The split primary blues

Republicans have them.

Republican lawmakers turned up the heat on the Texas GOP leadership Wednesday, asking them to keep Texas’ primaries on a single election day while their own party continues to push for two primaries, one in March and a second in May.

Most of the Texas congressional delegation signed a letter sent late Wednesday to a three-judge federal panel in San Antonio,which presided over earlier challenges to the state’s redistricting maps, asking it to back a solution that would keep all of Texas’ primary contests on the same day. Earlier Wednesday, 15 of the 19 Republicans in the Texas Senate issued a joint statement, making a similar request.

“Unless it is absolutely necessary, which it may be, … [the second primary] is sort of the mother of all unfunded mandates,” said GOP state Sen. Kel Seliger, who chairs the Senate Redistricting Committee.

Seliger said he was concerned that a second primary election would confuse voters and election officials and reduce turnout.

Yeah, that’s pretty much what the Democrats have been saying. The GOP officeholders will deny that they’re worried about their own chances against a teabagger opponent in a low-turnout primary, but we all know that they are. I do have some sympathy for them, and am glad they’re speaking up about this. And yes, the cost of a second primary, and a second runoff, is not trivial and counties will wind up absorbing much of it, to the detriment of other things they have budgeted for. That reason alone should be enough to support a single election date.

Now, I don’t think there’s anything inherently wrong with separating the Presidential primary from the other races. A number of states do exactly that, which allows them to have meaningful participation in the Presidential process while not requiring candidates for other office to commit to it so early. If we want to talk about exploring that option for 2016, I’ll be happy to join in. But springing this on the electorate in 2012 with no prior discussion and lumping in a bunch of other races with the Presidential contest while separating out only the legislative races, that makes no sense at all. Not being able to have the March primary that everyone is used to will be a big enough unexpected change. We shouldn’t make it any worse than that.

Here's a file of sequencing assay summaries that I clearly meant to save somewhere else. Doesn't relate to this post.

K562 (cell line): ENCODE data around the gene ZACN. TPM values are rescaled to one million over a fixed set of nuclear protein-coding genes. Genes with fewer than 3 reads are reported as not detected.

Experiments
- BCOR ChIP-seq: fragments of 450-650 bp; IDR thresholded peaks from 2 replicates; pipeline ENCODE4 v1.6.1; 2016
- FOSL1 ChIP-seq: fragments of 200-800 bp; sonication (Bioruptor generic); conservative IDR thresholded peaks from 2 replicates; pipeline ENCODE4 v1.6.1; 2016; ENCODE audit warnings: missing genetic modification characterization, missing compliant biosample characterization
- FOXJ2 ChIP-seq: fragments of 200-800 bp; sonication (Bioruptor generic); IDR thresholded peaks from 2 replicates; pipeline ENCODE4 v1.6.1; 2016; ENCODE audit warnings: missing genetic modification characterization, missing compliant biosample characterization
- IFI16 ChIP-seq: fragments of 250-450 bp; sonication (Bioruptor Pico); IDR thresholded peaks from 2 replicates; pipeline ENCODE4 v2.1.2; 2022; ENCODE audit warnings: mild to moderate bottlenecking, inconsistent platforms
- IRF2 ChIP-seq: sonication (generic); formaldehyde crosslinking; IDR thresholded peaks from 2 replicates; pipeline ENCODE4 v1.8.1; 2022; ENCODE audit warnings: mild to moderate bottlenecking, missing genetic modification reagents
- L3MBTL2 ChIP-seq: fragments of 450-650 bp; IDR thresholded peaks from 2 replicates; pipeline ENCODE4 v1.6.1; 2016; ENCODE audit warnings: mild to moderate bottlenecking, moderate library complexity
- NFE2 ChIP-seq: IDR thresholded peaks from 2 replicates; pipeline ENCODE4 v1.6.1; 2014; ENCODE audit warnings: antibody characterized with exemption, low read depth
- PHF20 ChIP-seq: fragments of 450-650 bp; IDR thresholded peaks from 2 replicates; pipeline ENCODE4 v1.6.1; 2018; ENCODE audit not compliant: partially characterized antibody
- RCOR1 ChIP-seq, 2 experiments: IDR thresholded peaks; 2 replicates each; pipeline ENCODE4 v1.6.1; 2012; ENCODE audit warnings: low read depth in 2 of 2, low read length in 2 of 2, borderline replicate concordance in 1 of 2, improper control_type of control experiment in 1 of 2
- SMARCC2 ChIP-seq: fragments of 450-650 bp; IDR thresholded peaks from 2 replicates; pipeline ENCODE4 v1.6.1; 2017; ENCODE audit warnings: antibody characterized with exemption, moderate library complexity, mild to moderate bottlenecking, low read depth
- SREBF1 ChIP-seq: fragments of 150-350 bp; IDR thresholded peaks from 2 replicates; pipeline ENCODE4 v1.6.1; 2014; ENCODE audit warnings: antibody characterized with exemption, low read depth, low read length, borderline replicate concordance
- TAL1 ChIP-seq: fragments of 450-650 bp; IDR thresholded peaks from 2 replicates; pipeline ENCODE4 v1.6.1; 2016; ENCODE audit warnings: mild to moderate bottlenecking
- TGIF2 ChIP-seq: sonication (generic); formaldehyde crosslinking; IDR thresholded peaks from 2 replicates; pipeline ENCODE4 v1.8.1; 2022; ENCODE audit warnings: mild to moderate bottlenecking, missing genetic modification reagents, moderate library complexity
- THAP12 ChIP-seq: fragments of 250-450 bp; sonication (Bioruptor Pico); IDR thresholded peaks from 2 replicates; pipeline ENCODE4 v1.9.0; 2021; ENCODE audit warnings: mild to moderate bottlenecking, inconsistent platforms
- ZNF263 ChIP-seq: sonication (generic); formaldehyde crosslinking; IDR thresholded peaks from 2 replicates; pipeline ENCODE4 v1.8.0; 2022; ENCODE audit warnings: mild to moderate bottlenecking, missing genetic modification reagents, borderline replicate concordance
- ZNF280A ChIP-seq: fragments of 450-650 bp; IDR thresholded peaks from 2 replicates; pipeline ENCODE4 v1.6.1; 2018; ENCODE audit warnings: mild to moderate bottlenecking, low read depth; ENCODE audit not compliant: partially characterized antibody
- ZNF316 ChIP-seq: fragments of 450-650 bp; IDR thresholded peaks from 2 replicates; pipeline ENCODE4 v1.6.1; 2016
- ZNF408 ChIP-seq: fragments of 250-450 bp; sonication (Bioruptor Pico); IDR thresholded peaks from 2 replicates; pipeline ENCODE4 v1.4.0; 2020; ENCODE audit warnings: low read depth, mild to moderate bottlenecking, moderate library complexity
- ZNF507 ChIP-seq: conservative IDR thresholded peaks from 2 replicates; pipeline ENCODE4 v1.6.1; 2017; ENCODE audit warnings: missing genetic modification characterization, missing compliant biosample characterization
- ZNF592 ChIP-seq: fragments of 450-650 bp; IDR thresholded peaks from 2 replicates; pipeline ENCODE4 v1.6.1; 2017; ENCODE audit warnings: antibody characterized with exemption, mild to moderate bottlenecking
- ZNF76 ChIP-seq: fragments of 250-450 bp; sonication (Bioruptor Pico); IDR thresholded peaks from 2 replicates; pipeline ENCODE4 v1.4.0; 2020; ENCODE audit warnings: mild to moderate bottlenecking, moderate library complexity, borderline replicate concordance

Finally, a Profile in Courage award to AG Greg Abbott:

Back when he was asking the U.S. Supreme Court for a stay, Texas Attorney General Greg Abbott told the high court that it should move the primaries for legislative and congressional races to May 22 while keeping everything else on March 6.

But when MALC’s chair, State Rep. Trey Martinez Fischer, sent Abbott a letter today calling on him to support a unified primary, Abbott shifted course.

Now he tells the Quorum Report it’s not his job to get involved in the conduct of primaries.

Here’s the letter Rep. Martinez Fischer sent. Kind of late for AG Abbott to say he doesn’t want to get involved, isn’t it? Having the state take the unified primary position would bring this to a much swifter resolution. At this point, I’m not sure who besides Steve Munisteri is advocating anything else, but as yet we have neither an agreement nor a court order. BOR has more.

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